On review of the report of the Grievance Commission of the Supreme Court of Iowa.
The opinion of the court was delivered by: Wiggins, Justice.
Grievance commission reports respondent committed ethical infractions and recommends his license be revoked. LICENSE REVOKED.
The Iowa Supreme Court Attorney Disciplinary Board brought a complaint against the respondent, Brian L. Stowe, alleging violations of the Iowa Rules of Professional Conduct and Iowa Court Rules. A division of the Grievance Commission of the Supreme Court of Iowa found Stowe's conduct violated numerous provisions of the rules and recommended we revoke his license to practice law. We are required to review the commission's report. See Iowa Ct. R. 35.11. On our de novo review, we find the Board established by a convincing preponderance of the evidence that Stowe committed violations of our rules when he converted a client's funds. Accordingly, we adopt the commission's recommendation and revoke Stowe's license.
We review attorney disciplinary proceedings de novo. Iowa Supreme Ct. Att'y Disciplinary Bd. v. McCarthy, 814 N.W.2d 596, 601 (Iowa 2012). These proceedings are special, civil in nature, not criminal, and are akin to an investigation by the court into the conduct of its officers. Comm. on Prof'l Ethics & Conduct v. Wright, 178 N.W.2d 749, 750 (Iowa 1970).
The Board must prove the disciplinary violations by a convincing preponderance of the evidence. McCarthy, 814 N.W.2d at 601. "A convincing preponderance of the evidence is more than a preponderance of the evidence, but less than proof beyond a reasonable doubt." Id. Accordingly, the burden on the Board is higher than the burden in civil cases, but less than in criminal cases. Iowa Supreme Ct. Bd. of Prof'l Ethics & Conduct v. Evans, 537 N.W.2d 783, 784 (Iowa 1995).
We deem factual matters admitted by an attorney in an answer as established, regardless of the evidence in the record. See Iowa Supreme Ct. Comm'n on Unauthorized Practice of Law v. Sturgeon, 635 N.W.2d 679, 686 n.1 (Iowa 2001) (rejecting the attorney's argument that the record did not support license revocation because the attorney admitted the misconduct in his answer); Iowa Supreme Ct. Bd. of Prof'l Ethics & Conduct v. Torgerson, 585 N.W.2d 213, 213--14 (Iowa 1998) (finding rule violations when the attorney admitted collection of a clearly excessive fee). But see Iowa Supreme Court Attorney Disciplinary Bd. v. Gailey, 790 N.W.2d 801, 804 (Iowa 2010) ("[W]e will not be bound by a stipulation of a violation or of a sanction in reaching our final decision in a disciplinary case.").
We give respectful consideration to the commission's recommendations, but they are not binding upon us. McCarthy, 814 N.W.2d at 601. We may impose a greater or lesser sanction than the commission recommends upon proof of misconduct. Id.; see also Iowa Ct. R. 35.11. Our determination of the appropriate sanction "is guided by the nature of the alleged violations, the need for deterrence, protection of the public, maintenance of the reputation of the bar as a whole, and [the attorney's] fitness to continue in the practice of law." Comm. on Prof'l Ethics & Conduct v. Kaufman, 515 N.W.2d 28, 30 (Iowa 1994). The primary purpose of lawyer disciplinary proceedings is to protect the public, not punish the lawyer. Comm. on Prof'l Ethics & Conduct v. Tullar, 466 N.W.2d 912, 913 (Iowa 1991).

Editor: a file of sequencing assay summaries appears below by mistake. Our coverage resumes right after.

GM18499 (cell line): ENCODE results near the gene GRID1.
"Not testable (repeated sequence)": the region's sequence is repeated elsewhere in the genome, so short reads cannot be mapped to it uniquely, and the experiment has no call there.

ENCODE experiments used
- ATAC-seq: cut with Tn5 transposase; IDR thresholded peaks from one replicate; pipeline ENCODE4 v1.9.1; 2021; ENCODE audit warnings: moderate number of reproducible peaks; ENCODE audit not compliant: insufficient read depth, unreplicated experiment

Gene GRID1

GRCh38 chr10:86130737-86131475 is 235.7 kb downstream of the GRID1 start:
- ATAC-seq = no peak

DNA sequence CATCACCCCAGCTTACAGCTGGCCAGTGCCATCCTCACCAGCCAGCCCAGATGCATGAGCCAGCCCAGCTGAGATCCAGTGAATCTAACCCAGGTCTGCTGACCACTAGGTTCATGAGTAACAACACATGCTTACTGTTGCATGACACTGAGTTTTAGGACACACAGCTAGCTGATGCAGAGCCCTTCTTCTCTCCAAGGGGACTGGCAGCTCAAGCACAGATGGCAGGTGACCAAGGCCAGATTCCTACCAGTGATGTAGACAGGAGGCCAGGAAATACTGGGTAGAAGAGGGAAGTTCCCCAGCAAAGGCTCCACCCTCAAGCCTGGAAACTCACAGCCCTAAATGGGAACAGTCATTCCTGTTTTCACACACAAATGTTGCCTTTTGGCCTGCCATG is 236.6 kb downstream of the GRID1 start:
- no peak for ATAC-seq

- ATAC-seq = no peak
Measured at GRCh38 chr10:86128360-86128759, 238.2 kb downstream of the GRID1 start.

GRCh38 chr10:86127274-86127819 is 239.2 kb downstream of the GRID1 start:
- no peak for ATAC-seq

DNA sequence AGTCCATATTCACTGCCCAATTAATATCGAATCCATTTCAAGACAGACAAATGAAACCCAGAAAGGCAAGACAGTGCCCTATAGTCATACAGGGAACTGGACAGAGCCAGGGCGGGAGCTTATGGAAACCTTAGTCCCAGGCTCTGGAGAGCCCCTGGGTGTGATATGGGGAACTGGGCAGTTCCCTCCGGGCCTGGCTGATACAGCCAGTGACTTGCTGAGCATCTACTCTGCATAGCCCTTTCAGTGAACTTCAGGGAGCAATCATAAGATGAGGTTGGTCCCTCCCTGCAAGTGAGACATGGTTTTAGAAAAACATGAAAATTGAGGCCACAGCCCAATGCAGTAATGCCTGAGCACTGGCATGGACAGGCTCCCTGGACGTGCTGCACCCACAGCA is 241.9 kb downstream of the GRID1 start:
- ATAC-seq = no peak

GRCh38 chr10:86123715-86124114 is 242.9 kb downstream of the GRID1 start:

II. Prior Disciplinary Proceedings and the Board's Present Complaint.
This is not the first time the court has evaluated Stowe's fitness to practice law. On April 25, 2011, we granted the Board's request for a disability suspension of Stowe's license and the appointment of a trustee, due to his mental impairment and drug addiction. We temporarily suspended his license once again on February 15, 2012, because Stowe failed to timely respond to an inquiry by the Board.
The current disciplinary action commenced on April 17, 2012, when the Board brought a complaint against Stowe, alleging five counts of misconduct. The Board alleged Stowe's plea to possession of methamphetamine constituted misconduct reflecting adversely on his honesty, trustworthiness, or fitness as a lawyer, in violation of Iowa Rule of Professional Conduct 32:8.4(b). Next, in counts two and three the Board alleged Stowe breached our rules by mishandling client trust funds, after he endorsed and cashed checks on two different clients' trust accounts without authority to do so. The Board specifically cited violations of Iowa Rules of Professional Conduct 32:1.3, 32:1.4, 32:1.15, and 32:8.4(b), (c), and (d), in addition to Iowa Court Rules 45.1, 45.2(1)--
(2), and 45.7. In the fourth count, the Board alleged that Stowe tendered bad checks, violating Iowa Code sections 714.1(6) and 714.2(5), as well as Iowa Rule of Professional Conduct 32:8.4(b) and (c). Finally, the Board alleged that Stowe participated in the unauthorized practice of law after we suspended his license, violating Iowa Rules of Professional Conduct 32:5.5(a) and 32:8.4(c) and (d).
The Board later added three additional counts to the complaint. Count six alleged that Stowe violated our rules by being convicted of felony forgery for writing two checks on a client's private account without permission, offending Iowa Rule of Professional Conduct 32:8.4(b) and
(c). Count seven accused Stowe of committing another act of unauthorized practice, in violation of Iowa Rules of Professional Conduct 32:5.5(a) and 32:8.4(c) and (d). The Board's final allegation accused Stowe of engaging in illegal drug use and fraudulent billing activity with a client, in violation of Iowa Rules of ...